The wisdom of (smaller) crowds
When guessing the weight of an ox or estimating how many marbles fill a jar, the many have been shown to be smarter than the few. These collective displays of intelligence have been dubbed 'the wisdom of crowds,' but exactly how many people make a crowd wise?
New research by SFI Professor Mirta Galesic and her colleagues from the Max Planck Institute for Human Development in Berlin suggests that larger crowds do not always produce wiser decisions. In fact, when it comes to qualitative decisions such as "Which candidate will win the election" or "which diagnosis fits the patient's symptoms," moderately-sized 'crowds,' around five to seven members, are likely to outperform larger ones. In the real world, these moderately-sized crowds manifest as physician teams making medical diagnoses; top bank officials forecasting unemployment, economic growth, or inflation; and panels of election forecasters predicting political wins.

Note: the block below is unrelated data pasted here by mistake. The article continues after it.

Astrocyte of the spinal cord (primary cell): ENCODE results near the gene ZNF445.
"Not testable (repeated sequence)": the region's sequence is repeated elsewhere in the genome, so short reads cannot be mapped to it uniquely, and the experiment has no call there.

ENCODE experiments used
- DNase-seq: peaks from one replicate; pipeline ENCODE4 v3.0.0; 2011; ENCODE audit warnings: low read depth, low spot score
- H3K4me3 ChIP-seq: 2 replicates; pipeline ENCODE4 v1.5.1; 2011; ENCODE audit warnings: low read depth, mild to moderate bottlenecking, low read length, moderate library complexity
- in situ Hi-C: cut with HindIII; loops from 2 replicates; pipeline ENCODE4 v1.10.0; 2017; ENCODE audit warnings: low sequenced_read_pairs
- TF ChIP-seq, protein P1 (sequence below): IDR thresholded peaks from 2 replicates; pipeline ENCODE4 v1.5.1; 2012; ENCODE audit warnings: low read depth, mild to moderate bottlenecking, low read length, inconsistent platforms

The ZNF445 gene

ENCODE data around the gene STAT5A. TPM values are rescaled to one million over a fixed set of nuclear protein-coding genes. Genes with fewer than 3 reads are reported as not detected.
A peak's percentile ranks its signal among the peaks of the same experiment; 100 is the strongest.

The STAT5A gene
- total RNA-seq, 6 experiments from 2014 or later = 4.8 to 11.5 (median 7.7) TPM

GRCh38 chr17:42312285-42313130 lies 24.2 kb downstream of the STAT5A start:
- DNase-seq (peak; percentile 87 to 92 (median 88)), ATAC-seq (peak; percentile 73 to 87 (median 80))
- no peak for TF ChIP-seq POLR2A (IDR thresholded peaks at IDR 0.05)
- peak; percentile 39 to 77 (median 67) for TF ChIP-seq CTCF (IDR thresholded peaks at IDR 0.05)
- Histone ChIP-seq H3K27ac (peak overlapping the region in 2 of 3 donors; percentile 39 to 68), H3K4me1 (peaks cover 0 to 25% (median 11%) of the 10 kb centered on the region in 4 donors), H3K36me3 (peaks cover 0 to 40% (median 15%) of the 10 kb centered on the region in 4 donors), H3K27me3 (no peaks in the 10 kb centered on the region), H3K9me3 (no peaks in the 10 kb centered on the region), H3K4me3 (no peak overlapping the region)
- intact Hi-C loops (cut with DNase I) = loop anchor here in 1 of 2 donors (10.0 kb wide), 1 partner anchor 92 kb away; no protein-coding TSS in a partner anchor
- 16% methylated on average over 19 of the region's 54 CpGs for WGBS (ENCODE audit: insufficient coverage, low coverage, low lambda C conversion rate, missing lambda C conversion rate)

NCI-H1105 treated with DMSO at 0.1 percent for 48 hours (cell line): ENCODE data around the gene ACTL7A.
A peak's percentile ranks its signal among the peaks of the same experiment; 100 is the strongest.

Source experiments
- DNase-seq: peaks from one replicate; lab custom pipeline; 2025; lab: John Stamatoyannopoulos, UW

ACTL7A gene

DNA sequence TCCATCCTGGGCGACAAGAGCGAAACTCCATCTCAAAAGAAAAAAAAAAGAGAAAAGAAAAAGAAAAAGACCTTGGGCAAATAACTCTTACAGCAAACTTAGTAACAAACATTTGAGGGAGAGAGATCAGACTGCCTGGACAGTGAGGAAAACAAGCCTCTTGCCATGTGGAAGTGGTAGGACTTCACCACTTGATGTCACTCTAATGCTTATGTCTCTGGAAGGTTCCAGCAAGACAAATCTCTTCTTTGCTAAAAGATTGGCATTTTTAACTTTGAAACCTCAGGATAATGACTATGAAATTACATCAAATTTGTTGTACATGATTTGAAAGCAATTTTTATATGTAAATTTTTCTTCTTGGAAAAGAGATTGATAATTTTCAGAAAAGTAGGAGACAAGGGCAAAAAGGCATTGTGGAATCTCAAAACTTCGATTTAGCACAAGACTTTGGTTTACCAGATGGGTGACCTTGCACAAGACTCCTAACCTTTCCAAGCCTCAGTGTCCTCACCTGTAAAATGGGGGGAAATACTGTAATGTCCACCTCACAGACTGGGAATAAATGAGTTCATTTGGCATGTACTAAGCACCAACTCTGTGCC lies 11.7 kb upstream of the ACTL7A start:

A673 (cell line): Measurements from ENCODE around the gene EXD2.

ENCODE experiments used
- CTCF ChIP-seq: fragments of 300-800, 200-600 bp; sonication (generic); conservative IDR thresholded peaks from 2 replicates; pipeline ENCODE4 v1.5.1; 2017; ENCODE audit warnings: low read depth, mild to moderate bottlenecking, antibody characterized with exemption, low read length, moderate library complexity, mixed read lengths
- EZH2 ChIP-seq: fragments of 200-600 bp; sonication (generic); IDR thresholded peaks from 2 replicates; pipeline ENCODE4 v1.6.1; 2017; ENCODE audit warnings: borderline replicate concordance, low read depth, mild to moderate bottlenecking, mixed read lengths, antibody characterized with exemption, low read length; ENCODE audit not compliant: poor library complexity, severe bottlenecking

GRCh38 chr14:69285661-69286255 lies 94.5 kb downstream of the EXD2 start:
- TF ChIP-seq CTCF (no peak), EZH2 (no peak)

"When we ask 'how many people should we have in this group?' the impulse might be to create as big a group as possible because everyone's heard of the wisdom of crowds," Galesic says But in many real world situations, it's actually better to have a group of moderate size."
Where previous research on collective intelligence deals mainly with decisions of 'how much' or 'how many,' the current study applies to 'this or that' decisions under a majority vote. The researchers mathematically modeled group accuracy under different group sizes and combinations of task difficulties. They found that in situations similar to a real world expert panel, where group members encounter a combination of mostly easy tasks peppered with more difficult ones, small groups proved more accurate than larger ones.
"In the real world we often don't know whether a group will always encounter only easy or only difficult tasks," Galesic says. "And in many real world situations, an expert group will encounter a combination of mostly (for them) easy tasks and a few difficult tasks. In these circumstances, moderately-sized crowds will perform better than larger groups or individuals. Organizations might take this research to heart when designing groups to solve a series of problems."